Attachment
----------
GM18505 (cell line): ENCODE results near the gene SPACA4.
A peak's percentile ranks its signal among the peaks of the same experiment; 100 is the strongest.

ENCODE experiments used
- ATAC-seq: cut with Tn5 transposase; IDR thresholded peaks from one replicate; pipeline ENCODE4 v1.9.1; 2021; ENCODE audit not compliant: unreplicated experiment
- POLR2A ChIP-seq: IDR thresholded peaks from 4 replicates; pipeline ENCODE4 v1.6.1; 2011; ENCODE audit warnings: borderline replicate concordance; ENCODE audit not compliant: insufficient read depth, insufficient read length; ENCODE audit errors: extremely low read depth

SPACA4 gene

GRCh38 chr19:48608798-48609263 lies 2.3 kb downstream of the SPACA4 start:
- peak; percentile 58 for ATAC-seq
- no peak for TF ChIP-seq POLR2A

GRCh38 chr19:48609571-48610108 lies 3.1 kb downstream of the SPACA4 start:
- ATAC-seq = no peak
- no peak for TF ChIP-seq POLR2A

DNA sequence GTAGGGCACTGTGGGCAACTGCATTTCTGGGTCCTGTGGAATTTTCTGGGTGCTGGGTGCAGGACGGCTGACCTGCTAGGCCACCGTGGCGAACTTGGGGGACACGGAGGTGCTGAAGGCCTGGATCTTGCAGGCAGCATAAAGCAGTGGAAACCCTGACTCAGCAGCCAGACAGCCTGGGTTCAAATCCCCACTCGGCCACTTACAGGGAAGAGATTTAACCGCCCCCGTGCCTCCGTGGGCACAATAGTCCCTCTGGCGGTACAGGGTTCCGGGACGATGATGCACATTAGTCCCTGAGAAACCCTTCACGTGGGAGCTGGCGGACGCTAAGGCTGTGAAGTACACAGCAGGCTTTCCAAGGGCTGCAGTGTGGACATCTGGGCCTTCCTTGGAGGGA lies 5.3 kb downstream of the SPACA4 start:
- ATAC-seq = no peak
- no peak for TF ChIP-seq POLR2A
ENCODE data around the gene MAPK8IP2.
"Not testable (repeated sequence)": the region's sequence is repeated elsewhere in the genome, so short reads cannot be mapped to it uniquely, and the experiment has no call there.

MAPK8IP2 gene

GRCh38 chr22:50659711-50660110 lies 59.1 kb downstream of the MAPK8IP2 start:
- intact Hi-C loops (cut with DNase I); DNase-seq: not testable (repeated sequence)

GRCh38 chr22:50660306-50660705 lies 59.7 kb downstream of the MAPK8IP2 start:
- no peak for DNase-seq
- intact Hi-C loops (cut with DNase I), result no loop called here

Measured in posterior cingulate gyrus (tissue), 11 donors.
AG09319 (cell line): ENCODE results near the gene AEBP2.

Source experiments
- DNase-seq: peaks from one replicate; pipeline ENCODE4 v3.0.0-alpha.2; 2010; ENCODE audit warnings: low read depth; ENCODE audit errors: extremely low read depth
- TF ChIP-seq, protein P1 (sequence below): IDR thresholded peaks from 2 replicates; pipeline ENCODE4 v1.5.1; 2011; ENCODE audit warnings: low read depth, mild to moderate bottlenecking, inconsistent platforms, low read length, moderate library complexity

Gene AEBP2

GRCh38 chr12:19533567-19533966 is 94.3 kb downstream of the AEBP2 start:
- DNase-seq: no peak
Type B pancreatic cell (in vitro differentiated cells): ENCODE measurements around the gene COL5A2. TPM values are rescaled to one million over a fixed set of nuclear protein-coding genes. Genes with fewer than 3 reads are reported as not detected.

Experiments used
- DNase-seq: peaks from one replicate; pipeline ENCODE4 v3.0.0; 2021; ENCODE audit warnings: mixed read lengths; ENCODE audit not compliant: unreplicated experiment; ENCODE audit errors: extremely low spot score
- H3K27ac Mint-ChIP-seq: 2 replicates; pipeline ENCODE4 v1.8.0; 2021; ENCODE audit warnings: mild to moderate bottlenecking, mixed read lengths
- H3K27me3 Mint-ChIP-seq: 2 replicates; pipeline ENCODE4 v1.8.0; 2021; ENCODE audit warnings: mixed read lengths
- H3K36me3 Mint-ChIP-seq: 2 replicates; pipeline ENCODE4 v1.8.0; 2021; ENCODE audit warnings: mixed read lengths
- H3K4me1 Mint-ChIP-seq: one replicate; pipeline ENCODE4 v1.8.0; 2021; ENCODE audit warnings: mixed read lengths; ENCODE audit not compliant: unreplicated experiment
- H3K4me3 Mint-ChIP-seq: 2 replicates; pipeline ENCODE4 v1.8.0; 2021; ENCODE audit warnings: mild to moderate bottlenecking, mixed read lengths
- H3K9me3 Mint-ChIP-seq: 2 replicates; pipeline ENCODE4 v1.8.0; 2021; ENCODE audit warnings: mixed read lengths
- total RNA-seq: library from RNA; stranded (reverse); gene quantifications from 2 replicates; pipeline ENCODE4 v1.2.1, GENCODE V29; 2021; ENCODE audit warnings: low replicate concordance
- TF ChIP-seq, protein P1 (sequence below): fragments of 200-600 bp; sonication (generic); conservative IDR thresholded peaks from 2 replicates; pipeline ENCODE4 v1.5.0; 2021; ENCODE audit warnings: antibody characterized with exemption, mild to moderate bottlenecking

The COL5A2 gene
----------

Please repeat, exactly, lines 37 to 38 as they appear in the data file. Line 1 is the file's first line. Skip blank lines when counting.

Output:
- H3K36me3 Mint-ChIP-seq: 2 replicates; pipeline ENCODE4 v1.8.0; 2021; ENCODE audit warnings: mixed read lengths
- H3K4me1 Mint-ChIP-seq: one replicate; pipeline ENCODE4 v1.8.0; 2021; ENCODE audit warnings: mixed read lengths; ENCODE audit not compliant: unreplicated experiment